March is an historic month in Sheridan. On March 6, 1884, the town of Sheridan, was incorporated. It was named for John B. Louck’s commander in the Civil War, General Philip Sheridan, who was born on March 6, 1831.
On March 11, 1888, the county of Sheridan was formed out of Johnson County, which was incorporated in December of 1875, from parts of Albany, Carbon and Sweetwater Counties.
Many in Johnson County were not thrilled with the forming of the new county. This from the Big Horn Sentinel in Buffalo, April 21, 1888 – The county division fight, as far as it concerns the people of Buffalo directly, is now a thing of the past, the board of county commissioners having unanimously decided that it is a matter that threatens to a great extent financial ruin to Johnson County, and therefore obtained an injunction restraining the commissioners for the proposed county of Sheridan from organizing.
Of course. as will be noticed by the injunction, a copy of which is published on the local page of this paper to-day, the plaintiffs the chairman of the board, but it was the wish of each individual member of the board to take up the matter and counsel for the plaintiff was so instructed to make out the papers in the case inasmuch as division would seriously affect the financial condition of the county.
While the people of Sheridan directly charge Mr. McCray as being the leader in the injunction suit, their grievances and petty spite cannot attache to him alone as counsel for plaintiff to present his case in the proper light before the court deemed it necessary to select one member of the board as complainant. The fight has, viewing the duties of the board of commissioners, been taken up by the proper parties.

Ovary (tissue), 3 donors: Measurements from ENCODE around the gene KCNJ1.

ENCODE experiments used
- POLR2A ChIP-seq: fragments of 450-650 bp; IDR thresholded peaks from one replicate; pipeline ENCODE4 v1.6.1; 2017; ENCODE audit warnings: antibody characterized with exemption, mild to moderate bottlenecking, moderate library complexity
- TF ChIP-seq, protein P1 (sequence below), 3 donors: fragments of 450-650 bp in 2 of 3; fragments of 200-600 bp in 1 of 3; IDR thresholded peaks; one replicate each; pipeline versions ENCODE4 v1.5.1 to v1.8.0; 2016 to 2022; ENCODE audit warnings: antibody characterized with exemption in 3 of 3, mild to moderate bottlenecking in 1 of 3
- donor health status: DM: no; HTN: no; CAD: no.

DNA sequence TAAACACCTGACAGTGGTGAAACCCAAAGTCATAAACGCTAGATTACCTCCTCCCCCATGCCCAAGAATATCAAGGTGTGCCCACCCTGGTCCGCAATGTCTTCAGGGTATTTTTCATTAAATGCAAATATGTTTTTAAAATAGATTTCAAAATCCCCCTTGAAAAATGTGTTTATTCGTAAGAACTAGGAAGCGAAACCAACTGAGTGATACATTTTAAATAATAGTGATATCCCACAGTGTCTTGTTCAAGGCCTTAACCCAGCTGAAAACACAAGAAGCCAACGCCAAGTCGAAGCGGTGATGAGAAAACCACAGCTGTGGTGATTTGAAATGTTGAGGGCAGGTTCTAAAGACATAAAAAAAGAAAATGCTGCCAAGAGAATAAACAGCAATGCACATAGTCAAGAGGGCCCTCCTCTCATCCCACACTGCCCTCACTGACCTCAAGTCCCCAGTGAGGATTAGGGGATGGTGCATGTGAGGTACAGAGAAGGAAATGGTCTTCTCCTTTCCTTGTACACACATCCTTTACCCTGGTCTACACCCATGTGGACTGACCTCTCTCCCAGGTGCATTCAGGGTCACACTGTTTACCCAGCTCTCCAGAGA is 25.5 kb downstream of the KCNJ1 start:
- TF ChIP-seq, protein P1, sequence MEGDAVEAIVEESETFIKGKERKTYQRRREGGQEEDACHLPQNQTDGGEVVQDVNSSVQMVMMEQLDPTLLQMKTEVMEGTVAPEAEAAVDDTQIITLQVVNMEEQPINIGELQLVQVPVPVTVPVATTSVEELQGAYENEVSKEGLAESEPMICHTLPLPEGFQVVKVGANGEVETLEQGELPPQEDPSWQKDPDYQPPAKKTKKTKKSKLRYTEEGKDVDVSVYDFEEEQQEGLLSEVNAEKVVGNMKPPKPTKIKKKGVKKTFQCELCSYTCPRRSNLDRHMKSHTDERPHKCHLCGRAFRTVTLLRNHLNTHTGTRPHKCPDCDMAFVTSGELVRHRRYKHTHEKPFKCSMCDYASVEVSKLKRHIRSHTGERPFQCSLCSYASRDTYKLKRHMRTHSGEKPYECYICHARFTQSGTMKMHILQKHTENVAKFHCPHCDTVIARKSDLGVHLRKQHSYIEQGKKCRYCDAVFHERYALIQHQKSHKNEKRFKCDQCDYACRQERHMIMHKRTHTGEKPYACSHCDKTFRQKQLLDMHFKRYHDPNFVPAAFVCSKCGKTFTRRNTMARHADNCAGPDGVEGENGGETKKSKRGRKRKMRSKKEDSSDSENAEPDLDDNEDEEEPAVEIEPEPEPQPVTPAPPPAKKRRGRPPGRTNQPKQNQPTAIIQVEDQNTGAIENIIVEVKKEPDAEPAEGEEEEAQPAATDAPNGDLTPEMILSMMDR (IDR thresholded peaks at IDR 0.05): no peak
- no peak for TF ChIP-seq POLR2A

Commissioners are sworn officials to look after the financial welfare of the county, and direct the machinery in a manner that will prove to the best interest of the taxpayers as a whole. In the injunction suit we believe that this has been done by each individual member of the board, without prejudice or partiality to any one section or any particular set of individuals. What the outcome of the injunction will bo no one can foretell, but the people who are acquainted with Chief Justice Maginnis have the utmost confidence in him that he will render a fair and impartial opinion of the question he will be called upon to decide. There is, however, one gentleman connected with the suit whose testimony is liable to disclose some information as to the hour the bill passed the legislature that will not look favorable for the organization of Sheridan county. The gentleman in question is Herman Glafcke, chief clerk of the house, and his testimony with the endorsement of the governor on the bill as to the time received at the executive’s office lead one to suppose that the injunction will not to dissolved by the court.
This from the Sheridan Enterprise on May 12, 1888 – In spite of the injunctions served by officers of Johnson county upon the judges of election for Sheridan County, the election came off last Monday. On the last day of the session of the Tenth legislative assembly of Wyoming bill was passed delegating to the people within the boundaries of the unorganized counties of Converse and Sheridan to organize when three hundred bona fide citizens and property taxpayers should petition the governor for that purpose.